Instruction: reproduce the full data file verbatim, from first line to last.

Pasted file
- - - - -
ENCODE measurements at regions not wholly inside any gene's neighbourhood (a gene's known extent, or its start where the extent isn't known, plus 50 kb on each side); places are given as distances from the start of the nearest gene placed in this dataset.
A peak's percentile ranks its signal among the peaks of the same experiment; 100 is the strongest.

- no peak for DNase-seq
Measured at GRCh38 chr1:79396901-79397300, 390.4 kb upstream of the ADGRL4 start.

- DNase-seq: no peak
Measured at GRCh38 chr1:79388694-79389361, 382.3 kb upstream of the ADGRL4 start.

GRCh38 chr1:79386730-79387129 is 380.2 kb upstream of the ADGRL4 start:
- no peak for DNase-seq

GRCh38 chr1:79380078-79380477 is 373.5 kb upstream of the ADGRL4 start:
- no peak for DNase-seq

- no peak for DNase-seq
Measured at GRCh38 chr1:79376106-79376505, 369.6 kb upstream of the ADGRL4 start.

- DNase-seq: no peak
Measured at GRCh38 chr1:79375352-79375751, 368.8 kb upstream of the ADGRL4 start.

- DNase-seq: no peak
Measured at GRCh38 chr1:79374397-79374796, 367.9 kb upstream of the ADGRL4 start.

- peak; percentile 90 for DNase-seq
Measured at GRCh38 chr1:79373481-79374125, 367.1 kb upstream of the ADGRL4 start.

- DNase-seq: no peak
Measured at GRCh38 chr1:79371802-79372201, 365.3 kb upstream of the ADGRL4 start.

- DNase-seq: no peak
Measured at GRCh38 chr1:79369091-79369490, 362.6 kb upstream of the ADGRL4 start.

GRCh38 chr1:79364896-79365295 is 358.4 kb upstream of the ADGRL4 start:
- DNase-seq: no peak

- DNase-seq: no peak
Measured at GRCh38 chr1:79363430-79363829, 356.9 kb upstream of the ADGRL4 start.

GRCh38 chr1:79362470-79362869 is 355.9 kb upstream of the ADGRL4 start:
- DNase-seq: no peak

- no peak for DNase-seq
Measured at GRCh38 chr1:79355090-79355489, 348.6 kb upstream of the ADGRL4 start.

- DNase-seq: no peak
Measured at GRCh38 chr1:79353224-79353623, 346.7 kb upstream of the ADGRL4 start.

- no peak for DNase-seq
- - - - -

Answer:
ENCODE measurements at regions not wholly inside any gene's neighbourhood (a gene's known extent, or its start where the extent isn't known, plus 50 kb on each side); places are given as distances from the start of the nearest gene placed in this dataset.
A peak's percentile ranks its signal among the peaks of the same experiment; 100 is the strongest.

- no peak for DNase-seq
Measured at GRCh38 chr1:79396901-79397300, 390.4 kb upstream of the ADGRL4 start.

- DNase-seq: no peak
Measured at GRCh38 chr1:79388694-79389361, 382.3 kb upstream of the ADGRL4 start.

GRCh38 chr1:79386730-79387129 is 380.2 kb upstream of the ADGRL4 start:
- no peak for DNase-seq

GRCh38 chr1:79380078-79380477 is 373.5 kb upstream of the ADGRL4 start:
- no peak for DNase-seq

- no peak for DNase-seq
Measured at GRCh38 chr1:79376106-79376505, 369.6 kb upstream of the ADGRL4 start.

- DNase-seq: no peak
Measured at GRCh38 chr1:79375352-79375751, 368.8 kb upstream of the ADGRL4 start.

- DNase-seq: no peak
Measured at GRCh38 chr1:79374397-79374796, 367.9 kb upstream of the ADGRL4 start.

- peak; percentile 90 for DNase-seq
Measured at GRCh38 chr1:79373481-79374125, 367.1 kb upstream of the ADGRL4 start.

- DNase-seq: no peak
Measured at GRCh38 chr1:79371802-79372201, 365.3 kb upstream of the ADGRL4 start.

- DNase-seq: no peak
Measured at GRCh38 chr1:79369091-79369490, 362.6 kb upstream of the ADGRL4 start.

GRCh38 chr1:79364896-79365295 is 358.4 kb upstream of the ADGRL4 start:
- DNase-seq: no peak

- DNase-seq: no peak
Measured at GRCh38 chr1:79363430-79363829, 356.9 kb upstream of the ADGRL4 start.

GRCh38 chr1:79362470-79362869 is 355.9 kb upstream of the ADGRL4 start:
- DNase-seq: no peak

- no peak for DNase-seq
Measured at GRCh38 chr1:79355090-79355489, 348.6 kb upstream of the ADGRL4 start.

- DNase-seq: no peak
Measured at GRCh38 chr1:79353224-79353623, 346.7 kb upstream of the ADGRL4 start.

- no peak for DNase-seq